COUNTY DEMOLITION PROGRAM BEGINS FIRST MAJOR COMMERCIAL DEMOLITION PROJECTS

On November 23, 2015, the Cuyahoga Land Bank began the first major commercial demolition utilizing County Demolition Program funds at 3393 Warrensville Center Road in Shaker Heights.  The buildings had been shuttered for many years and are now owned by the City of Shaker Heights.  The cleared land will serve as a site for future commercial development.

 

“In the last several years, demolition funds have been reserved primarily for abandoned and decayed residential structures,” explained Gus Frangos, President of the Cuyahoga Land Bank.  “Because of the large cost generally associated with commercial demolition, abandoned structures like this have often festered for decades. Access to County Demolition Program funds is making it possible to take on more major commercial demolition and pave the way for redevelopment.”

 

In spring of 2015, County Executive Armond Budish and the County Council jump‐started the County Demolition Program by establishing application guidelines and standards for cities throughout the County. Soon after, the County’s $50 million dollar blight elimination program began accepting applications for demolition of vacant and abandoned buildings. Known as the County Demolition Program, it is the first major funding source to authorize demolition of larger commercial buildings.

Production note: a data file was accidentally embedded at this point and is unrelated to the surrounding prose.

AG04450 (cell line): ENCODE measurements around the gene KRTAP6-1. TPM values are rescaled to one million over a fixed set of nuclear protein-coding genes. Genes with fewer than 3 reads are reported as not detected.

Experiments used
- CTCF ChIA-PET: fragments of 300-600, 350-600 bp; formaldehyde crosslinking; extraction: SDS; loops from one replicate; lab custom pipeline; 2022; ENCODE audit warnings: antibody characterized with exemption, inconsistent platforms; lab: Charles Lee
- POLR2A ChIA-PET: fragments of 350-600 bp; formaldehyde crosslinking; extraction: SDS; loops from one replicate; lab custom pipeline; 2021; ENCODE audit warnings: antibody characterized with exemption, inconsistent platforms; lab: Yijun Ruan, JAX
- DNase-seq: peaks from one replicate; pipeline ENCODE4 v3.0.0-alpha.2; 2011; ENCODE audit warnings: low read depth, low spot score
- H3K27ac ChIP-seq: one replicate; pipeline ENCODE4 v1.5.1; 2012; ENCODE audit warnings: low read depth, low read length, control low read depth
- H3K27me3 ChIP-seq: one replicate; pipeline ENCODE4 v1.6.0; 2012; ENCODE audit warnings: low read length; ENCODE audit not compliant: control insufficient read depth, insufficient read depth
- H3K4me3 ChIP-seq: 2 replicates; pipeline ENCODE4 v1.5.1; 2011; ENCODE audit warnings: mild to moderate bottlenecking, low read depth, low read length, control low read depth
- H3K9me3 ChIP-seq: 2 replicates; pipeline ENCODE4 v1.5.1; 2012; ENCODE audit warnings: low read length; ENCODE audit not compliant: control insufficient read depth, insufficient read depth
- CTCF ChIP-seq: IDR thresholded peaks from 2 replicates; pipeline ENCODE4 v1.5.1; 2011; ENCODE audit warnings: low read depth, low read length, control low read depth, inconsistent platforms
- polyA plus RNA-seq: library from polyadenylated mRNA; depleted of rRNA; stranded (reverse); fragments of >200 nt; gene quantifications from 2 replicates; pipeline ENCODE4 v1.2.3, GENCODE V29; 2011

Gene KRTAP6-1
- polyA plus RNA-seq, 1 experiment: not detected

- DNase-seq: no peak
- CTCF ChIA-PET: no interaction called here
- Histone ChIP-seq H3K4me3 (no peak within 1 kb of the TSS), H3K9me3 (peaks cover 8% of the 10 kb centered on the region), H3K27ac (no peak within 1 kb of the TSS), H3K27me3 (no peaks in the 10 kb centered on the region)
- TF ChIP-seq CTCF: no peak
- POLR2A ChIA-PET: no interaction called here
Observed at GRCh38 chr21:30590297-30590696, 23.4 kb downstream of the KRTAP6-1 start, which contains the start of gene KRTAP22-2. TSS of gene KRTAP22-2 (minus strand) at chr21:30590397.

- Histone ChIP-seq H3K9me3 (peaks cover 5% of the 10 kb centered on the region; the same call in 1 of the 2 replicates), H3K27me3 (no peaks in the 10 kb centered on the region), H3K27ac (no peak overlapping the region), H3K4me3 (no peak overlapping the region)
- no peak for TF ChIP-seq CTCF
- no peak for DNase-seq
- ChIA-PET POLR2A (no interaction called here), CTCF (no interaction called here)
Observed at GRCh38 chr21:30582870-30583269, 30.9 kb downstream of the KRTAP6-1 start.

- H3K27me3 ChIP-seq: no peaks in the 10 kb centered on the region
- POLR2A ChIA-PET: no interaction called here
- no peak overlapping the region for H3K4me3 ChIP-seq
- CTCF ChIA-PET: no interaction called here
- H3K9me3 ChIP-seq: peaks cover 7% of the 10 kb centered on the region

The County Demolition Program authorizes up to $100,000 for commercial demolition projects.  In addition to sheer size as a contributing factor, many large commercial buildings have significant environmental problems that increase demolition costs and make these projects more challenging to take on.

 

“Mayors across the County have been very enthusiastic about the County Council and Administration’s commitment to this program,” said Frangos.  “We are excited to have the opportunity to help cities accomplish their commercial demolition and redevelopment goals by administering the Program.”

 

“This is a huge benefit to communities struggling with a strategy to demolish expensive and blighted commercial buildings,” said James Rokakis, Executive Director of Thriving Communities Institute in Cleveland, Ohio.

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